Review: Amnesia by Peter Carey
Australian author Peter Carey's latest novel is an interesting take on personal freedom, Australian history and the sometimes uneasy diplomatic relationship that Australia has with America, all written in the authors trademark smart-arsed style, the kind that makes readers either love or loathe this particular author. At the opening of Amnesia young woman from Melbourne, Gaby Baillieux has unleashed a worm into the computerised control system of a number of prisons in Australia, the United States and in other parts of the world. Meanwhile, in Sydney, left wing journalist Felix Moore is being sued for libel for reporting on a rumour. The pair soon come together in the most surprising and perhaps ironic of ways--after Felix is more or less kidnapped and held to ransom until he agrees to write a biography of Gaby Bailliex that will help her win the sympathy of the Australian public (thus decreasing her chances of being extradited to the United States.)
Throughout the narrative Carey retells parts of Australian history that have been forgotten--parts of our collective amnesia--such as the Battle of Brisbane and former Australian Prime Minister Gough Whitlam's relationship with the CIA shortly before his infamous sacking in 1975. (Did the CIA really get rid of Gough? This is a conspiracy theory that I have heard many times, though it was never mentioned when I learned about the constitutional crisis of 1975 in high school ...) It is fitting that these forgotten parts of Australian history are mentioned in Amnesia as each of these events are somehow connected with Gaby Bailliex and her family history. Bailliex herself is a complex character, a young woman who seems to want desperately to be seen making a stand and doing something proactive against things that she believes to be wrong.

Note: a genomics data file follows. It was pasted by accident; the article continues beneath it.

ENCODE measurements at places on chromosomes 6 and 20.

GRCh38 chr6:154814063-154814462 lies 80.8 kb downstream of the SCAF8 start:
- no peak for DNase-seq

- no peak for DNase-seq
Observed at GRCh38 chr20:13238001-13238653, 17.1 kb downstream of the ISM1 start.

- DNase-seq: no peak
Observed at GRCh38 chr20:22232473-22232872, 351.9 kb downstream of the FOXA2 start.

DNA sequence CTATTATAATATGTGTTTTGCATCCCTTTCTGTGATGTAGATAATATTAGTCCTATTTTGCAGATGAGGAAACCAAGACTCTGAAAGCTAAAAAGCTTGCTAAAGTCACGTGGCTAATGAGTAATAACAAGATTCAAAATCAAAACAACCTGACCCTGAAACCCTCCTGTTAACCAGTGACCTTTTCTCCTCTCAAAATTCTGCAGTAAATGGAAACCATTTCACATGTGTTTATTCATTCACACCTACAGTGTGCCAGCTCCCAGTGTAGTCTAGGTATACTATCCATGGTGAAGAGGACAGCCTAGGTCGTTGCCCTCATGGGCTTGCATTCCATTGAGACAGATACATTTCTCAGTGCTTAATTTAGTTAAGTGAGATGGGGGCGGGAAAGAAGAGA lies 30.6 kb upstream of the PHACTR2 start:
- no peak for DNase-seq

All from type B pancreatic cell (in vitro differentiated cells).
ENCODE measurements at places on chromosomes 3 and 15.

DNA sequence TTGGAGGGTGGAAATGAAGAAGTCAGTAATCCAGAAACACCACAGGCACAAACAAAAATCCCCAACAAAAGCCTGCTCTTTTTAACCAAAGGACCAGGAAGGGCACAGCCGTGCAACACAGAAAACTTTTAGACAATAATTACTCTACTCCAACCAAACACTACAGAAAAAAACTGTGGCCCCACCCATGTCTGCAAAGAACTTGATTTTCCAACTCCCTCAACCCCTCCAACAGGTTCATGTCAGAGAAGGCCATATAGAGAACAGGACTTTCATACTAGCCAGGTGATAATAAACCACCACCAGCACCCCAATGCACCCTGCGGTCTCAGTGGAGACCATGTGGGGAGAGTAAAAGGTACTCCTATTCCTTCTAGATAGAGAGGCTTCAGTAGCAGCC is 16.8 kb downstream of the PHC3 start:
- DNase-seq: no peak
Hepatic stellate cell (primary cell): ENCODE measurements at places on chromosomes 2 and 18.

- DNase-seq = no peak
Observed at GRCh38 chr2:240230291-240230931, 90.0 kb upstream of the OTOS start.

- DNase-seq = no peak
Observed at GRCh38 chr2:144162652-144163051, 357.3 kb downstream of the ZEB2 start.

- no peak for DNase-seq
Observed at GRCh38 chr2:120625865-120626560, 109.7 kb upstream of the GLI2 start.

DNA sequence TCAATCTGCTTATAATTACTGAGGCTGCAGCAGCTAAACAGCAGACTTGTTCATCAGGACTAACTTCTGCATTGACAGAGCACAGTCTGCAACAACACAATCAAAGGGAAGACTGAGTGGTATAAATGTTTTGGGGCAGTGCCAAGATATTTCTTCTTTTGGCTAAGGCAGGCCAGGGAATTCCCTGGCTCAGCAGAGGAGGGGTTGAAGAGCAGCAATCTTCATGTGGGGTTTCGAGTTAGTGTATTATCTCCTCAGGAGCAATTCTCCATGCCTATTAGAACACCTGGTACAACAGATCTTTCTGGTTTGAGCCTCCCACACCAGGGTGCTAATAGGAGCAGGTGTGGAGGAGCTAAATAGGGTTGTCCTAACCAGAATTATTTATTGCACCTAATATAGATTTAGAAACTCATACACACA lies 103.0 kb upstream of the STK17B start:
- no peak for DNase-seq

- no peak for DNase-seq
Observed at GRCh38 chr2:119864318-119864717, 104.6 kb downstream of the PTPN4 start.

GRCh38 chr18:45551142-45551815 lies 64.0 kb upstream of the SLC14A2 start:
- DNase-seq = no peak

I enjoyed reading Amnesia. Although it probably sounds like a cop-out by someone who is unwilling try a little bit harder (and perhaps it is just that,) I strongly suspect that I am not the best or most qualified person to be offering a detailed review. It is a book, I feel, that would be immensely enjoyed by readers who has a strong grasp of Australian history and politics--including some that which is made up of our collective amnesia--and who can bring that prior knowledge with them to the book.
Or maybe in a funny way that is the point--to illustrate how much of Australian history remains unknown to its citizens.
Thank you to Penguin Books Australia and The Reading Room for my review copy.